Welcome to the first installment of Bryan’s Dynamics Gotchas! My name is Bryan Miller and I work in our CX Practice, focusing on our Dynamics CRM implementations. These blog posts will present some of the unexpected surprises I have run into, as well as my recommended solutions.
Situation #1: The client needed to show/hide and change the requirement level of fields on the Connection form based on the values of some fields. I assumed that business rules could do this.
Gotcha: The Connection entity is one of the few that do not support business rules!
Situation #2: The client needed to create email templates for activities so that they could send an activity with some notes to employees without a license. I assumed that I could create email templates for all activities.
Gotcha: All out of the box activities (except Service Activity) and custom entities do not support email templates!
Solution: The out of the box options were a workflow that sends an email or creates an email activity or a mail merge template. Mail merge templates were too clunky for them (i.e., they have to be opened in Microsoft Word) so the client went with the workflow as a temporary solution. Long term, the client would like to replace the workflow with a report or third party application that can create templates for activities.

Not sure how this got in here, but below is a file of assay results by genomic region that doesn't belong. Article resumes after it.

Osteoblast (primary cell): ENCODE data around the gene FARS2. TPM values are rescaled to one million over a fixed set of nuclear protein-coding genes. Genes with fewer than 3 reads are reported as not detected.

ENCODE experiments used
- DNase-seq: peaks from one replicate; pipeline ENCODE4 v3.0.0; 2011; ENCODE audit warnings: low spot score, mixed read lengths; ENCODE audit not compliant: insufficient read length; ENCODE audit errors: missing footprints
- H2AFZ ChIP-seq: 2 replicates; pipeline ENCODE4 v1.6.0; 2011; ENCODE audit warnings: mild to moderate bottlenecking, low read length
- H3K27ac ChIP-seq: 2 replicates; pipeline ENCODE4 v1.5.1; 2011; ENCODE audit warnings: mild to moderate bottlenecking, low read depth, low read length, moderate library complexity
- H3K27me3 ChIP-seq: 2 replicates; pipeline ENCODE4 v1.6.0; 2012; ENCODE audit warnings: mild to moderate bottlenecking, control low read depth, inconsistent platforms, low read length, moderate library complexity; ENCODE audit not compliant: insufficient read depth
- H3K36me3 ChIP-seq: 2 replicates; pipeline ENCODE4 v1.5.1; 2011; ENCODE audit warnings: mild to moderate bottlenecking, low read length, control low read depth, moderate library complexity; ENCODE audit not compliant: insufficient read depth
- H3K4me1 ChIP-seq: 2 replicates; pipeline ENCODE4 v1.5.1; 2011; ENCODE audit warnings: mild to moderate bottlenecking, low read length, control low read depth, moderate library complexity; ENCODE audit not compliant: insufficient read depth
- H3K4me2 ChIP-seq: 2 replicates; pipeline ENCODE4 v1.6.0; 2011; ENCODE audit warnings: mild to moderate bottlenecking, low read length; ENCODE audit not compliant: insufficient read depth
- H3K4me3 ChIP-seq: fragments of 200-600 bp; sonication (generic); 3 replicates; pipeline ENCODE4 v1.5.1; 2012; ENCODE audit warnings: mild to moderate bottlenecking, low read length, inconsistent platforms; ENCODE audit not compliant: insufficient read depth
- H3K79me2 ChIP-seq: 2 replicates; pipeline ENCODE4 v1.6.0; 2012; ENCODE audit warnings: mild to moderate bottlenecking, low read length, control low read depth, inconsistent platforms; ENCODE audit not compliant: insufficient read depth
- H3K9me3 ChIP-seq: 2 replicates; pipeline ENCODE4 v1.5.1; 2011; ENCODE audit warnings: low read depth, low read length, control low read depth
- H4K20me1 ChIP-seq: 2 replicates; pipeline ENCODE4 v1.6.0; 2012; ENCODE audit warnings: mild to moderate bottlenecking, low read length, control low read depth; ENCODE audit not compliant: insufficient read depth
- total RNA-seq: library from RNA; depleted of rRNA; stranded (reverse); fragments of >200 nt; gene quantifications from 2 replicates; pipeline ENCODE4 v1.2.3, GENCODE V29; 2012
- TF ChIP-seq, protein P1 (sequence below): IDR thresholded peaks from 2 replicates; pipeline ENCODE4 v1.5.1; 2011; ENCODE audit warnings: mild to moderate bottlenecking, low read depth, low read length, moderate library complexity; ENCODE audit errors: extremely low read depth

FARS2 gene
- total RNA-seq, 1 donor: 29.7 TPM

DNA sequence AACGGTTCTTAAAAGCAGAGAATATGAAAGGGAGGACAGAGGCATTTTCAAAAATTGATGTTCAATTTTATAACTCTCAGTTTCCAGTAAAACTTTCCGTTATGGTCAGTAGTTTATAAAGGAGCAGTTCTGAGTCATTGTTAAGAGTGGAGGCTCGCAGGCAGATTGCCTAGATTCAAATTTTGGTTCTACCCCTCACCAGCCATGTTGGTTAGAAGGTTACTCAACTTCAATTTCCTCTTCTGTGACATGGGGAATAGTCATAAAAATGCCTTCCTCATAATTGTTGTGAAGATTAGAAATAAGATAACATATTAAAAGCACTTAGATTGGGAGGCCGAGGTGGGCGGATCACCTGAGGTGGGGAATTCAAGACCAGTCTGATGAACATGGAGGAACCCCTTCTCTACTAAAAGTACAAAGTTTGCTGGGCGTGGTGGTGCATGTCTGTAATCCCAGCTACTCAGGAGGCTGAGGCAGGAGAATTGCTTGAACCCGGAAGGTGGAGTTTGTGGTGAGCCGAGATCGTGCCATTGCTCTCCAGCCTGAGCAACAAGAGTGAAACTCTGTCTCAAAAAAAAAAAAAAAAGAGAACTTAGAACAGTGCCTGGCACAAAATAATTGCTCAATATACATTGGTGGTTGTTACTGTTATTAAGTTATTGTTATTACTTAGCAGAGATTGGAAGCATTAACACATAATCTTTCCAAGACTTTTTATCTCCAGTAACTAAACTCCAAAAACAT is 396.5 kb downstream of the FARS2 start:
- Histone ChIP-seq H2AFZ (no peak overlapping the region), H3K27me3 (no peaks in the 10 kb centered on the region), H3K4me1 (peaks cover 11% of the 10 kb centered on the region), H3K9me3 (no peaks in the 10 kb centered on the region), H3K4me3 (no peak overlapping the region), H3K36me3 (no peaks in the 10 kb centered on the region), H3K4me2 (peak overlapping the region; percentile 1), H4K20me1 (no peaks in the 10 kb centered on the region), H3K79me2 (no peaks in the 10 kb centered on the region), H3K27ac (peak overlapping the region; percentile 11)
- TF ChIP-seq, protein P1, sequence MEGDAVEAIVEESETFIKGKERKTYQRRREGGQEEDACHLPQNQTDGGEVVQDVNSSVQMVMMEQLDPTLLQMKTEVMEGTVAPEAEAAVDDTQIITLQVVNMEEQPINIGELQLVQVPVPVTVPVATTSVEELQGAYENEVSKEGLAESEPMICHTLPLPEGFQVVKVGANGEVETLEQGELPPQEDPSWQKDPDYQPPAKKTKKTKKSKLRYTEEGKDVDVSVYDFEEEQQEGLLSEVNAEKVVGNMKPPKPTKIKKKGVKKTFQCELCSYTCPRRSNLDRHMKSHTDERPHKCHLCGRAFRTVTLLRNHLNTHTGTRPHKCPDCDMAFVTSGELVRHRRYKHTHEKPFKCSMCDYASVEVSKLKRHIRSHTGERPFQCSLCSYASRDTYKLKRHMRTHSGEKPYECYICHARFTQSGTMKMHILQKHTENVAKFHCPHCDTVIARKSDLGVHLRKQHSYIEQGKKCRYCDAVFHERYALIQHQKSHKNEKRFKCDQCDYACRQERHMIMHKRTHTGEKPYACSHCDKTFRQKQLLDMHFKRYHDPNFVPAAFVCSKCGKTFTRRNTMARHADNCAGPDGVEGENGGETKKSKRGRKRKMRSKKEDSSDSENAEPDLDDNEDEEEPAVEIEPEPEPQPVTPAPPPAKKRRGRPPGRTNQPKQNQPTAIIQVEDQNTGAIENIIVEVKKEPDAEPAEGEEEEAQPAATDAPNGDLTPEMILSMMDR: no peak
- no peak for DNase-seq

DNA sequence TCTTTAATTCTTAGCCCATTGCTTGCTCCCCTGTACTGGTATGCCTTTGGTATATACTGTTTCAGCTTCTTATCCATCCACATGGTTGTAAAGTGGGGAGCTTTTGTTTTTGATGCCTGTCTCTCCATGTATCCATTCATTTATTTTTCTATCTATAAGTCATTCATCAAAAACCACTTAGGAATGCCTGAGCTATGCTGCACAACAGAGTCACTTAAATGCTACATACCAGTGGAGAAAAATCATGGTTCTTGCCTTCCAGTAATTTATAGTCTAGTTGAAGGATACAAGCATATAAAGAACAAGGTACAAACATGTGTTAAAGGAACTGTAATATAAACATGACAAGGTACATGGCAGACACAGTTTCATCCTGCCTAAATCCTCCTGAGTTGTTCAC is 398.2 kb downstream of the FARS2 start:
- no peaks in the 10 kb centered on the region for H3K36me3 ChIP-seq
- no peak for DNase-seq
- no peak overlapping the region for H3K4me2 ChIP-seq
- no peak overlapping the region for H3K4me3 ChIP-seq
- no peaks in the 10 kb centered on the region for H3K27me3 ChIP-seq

Situation #3: The client needed to lock some fields down on the Account form so that some users could edit the fields on all records and everyone else could edit the fields only on records that they owned. I assumed that field security could meet these requirements.
Gotcha: Field security profiles only allow for full read, edit, and create rights! They do not give you the same permission levels as security roles (e.g., user/team, business unit, all/org-wide).
Solution: I proposed a solution where the locked down fields were stored in a custom entity (instead of the Account entity) so that we could leverage security roles to perfectly meet these requirements. After further discussions, the client decided that the custom entity was overkill and that the need to have all users edit the locked down fields only on records that they owned was a nice to have but not a show stopper.
Stay tuned for the next installment of Bryan’s Dynamics Gotchas! If you have any questions on Dynamics in the meantime, please comment below or email me at email@example.com.